But the man I bought Magic from had a wonderful barn, and the horses were well-cared for. I had no problem leaving my mare there for a month for breeding with only a few checkups, and I am very picky about who gets near my girl (so is she LOL). When he made a comment about selling Magic and then called me a week later to know if I was interested, I was impressed by him saying that he wanted him to have a good home and be cared for. He sold him for much cheaper than he could have gotten from another buyer or by running him through the auction. He was tearing up when we picked him up and he put him in the trailer for me, and he called about a week later to see how he was, and called several times that winter and spring until I saw him again and showed him pictures. I had no problem again letting him go back since I knew he'd be taken care of.
So again as others have mentioned, I think it's not the whole group of them that treat the animals differently than what we would like, it's individuals, just like it is with others in our society.
TwoSimple, I think you said it perfectly.
Oh, and I saw the funeral procession on TV just a few minutes ago. They gave a very clear look at many of the horses and they were all a good weight, very shiny, and many had long gorgeous tails, which surprised me a lot. I would think that the tail would be a hazard or get in the way, but it didn't look like it did at all. Every one of them were absolutely beautiful. I hadn't heard about the shooting until today and between this and the Colorado one recently, I am just sobbing. And I am so awed by these people and their capacity for forgiveness. We could all learn a lot from them.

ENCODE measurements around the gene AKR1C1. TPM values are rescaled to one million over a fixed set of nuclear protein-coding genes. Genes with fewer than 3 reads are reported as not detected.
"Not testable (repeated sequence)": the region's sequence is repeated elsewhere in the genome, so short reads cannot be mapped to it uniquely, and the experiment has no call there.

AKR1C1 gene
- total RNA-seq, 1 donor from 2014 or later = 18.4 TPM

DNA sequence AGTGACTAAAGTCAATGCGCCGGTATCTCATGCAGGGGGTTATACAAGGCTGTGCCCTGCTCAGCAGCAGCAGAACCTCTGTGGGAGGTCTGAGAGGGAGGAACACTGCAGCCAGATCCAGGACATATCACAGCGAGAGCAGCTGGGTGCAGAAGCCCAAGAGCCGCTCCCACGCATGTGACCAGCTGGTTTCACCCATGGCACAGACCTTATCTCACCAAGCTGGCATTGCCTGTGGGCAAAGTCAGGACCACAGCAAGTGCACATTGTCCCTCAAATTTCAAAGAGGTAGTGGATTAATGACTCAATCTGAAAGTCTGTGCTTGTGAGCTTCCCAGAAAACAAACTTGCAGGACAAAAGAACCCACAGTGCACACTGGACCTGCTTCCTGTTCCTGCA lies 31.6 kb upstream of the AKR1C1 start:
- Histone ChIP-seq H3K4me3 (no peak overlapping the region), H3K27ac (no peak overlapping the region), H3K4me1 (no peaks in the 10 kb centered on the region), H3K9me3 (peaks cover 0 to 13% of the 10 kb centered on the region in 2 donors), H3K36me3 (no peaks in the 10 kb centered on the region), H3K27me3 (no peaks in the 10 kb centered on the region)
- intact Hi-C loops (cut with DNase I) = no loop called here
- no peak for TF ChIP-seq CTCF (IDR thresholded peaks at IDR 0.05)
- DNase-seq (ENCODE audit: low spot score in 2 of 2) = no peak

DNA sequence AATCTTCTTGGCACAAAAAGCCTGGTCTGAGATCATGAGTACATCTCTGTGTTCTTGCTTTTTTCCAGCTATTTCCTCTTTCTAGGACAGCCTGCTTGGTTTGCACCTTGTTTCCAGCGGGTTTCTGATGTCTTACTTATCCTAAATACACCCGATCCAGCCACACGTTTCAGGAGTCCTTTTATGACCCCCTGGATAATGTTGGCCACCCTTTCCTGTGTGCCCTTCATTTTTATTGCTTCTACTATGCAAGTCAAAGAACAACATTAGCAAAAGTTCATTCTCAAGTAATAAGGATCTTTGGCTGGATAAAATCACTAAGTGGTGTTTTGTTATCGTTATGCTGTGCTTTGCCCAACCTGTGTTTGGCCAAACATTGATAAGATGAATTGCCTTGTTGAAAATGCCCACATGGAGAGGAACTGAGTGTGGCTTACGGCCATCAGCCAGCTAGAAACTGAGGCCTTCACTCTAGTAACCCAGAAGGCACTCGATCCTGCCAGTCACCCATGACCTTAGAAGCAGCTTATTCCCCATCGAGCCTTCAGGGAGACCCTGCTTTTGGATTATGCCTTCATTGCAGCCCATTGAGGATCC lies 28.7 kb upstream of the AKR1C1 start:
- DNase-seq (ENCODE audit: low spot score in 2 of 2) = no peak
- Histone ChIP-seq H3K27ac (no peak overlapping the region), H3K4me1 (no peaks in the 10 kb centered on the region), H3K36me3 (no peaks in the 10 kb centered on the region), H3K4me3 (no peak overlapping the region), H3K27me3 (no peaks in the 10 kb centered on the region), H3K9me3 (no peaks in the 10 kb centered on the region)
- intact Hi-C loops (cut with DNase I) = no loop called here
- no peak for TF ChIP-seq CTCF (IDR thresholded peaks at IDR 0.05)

*Finally returned from the dead.*
One man's wrong lead is another man's counter-canter.
- S.D. Price
I don't know what else to say regarding the whole incident. I went though shock then grief then just numb... so I guess I'm trying hard not to think about it. This town is about 20 miles away from me. I see Amish every day. Feels like it happened in my own backyard.
THe amish community should be commended for theit piety and wonderful outgoing to the family of the killer in this TERRIBLE time of grief. Not bashed on some INSIGNIFICAT bulletin board by a bunch of do-gooders! My god don't you people UNDERSTAND that their way of life precludes having animals as "pets". Amish feed and house their animals well as they HAVE TO to survive. This is NOT a bunch of people who run to the corner supermarket to purchase everything they eat. THey actually FARM for a living and horses are necessary for transportation and for their usefulnees in farming. I think ANYONE who slams them for selling their horses that are no longer usefull at a sale needs to go take a SERIOUS dose of REALITY!!! You people sicken me with your self righteous attitudes and the fact that most of you have NEVER had to truely wonder where your next meal would come from. I have, I know, and yes I've killed animals to eat. It's REAL world s**T not the fairy tale b*LLs**T you all want it to be! Now leave these poor PEACEFUL folk alone!!!